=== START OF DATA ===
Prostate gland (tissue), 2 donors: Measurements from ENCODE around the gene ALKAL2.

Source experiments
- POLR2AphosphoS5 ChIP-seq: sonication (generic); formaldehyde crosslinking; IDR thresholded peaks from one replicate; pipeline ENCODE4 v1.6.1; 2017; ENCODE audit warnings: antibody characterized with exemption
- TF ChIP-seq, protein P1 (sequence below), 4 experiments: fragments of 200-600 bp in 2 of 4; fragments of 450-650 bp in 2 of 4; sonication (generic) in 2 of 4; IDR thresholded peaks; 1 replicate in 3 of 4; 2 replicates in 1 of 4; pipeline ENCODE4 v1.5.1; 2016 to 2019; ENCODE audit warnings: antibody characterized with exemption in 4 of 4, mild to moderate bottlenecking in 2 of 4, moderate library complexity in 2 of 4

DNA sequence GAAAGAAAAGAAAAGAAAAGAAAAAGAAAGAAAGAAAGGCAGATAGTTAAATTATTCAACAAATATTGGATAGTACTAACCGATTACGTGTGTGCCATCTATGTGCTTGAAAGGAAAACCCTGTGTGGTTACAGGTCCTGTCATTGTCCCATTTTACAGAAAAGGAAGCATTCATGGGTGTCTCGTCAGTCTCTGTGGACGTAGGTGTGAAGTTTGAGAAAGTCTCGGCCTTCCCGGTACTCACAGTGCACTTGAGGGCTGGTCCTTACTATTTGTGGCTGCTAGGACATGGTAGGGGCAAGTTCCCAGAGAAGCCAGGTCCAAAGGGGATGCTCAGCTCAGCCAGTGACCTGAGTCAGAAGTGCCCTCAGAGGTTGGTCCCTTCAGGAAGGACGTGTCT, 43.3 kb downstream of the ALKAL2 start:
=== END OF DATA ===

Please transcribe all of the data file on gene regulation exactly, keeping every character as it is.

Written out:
Prostate gland (tissue), 2 donors: Measurements from ENCODE around the gene ALKAL2.

Source experiments
- POLR2AphosphoS5 ChIP-seq: sonication (generic); formaldehyde crosslinking; IDR thresholded peaks from one replicate; pipeline ENCODE4 v1.6.1; 2017; ENCODE audit warnings: antibody characterized with exemption
- TF ChIP-seq, protein P1 (sequence below), 4 experiments: fragments of 200-600 bp in 2 of 4; fragments of 450-650 bp in 2 of 4; sonication (generic) in 2 of 4; IDR thresholded peaks; 1 replicate in 3 of 4; 2 replicates in 1 of 4; pipeline ENCODE4 v1.5.1; 2016 to 2019; ENCODE audit warnings: antibody characterized with exemption in 4 of 4, mild to moderate bottlenecking in 2 of 4, moderate library complexity in 2 of 4

DNA sequence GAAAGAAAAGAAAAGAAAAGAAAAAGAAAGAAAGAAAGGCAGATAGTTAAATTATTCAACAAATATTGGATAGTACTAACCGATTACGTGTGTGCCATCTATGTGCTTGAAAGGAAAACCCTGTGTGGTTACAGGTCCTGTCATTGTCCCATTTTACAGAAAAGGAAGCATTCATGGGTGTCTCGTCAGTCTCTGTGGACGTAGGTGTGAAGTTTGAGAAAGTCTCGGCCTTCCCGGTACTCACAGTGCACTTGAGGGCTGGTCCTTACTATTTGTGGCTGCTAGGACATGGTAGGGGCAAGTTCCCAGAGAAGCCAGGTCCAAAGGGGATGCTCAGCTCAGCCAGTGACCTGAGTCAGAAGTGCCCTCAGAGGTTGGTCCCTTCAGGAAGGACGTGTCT, 43.3 kb downstream of the ALKAL2 start: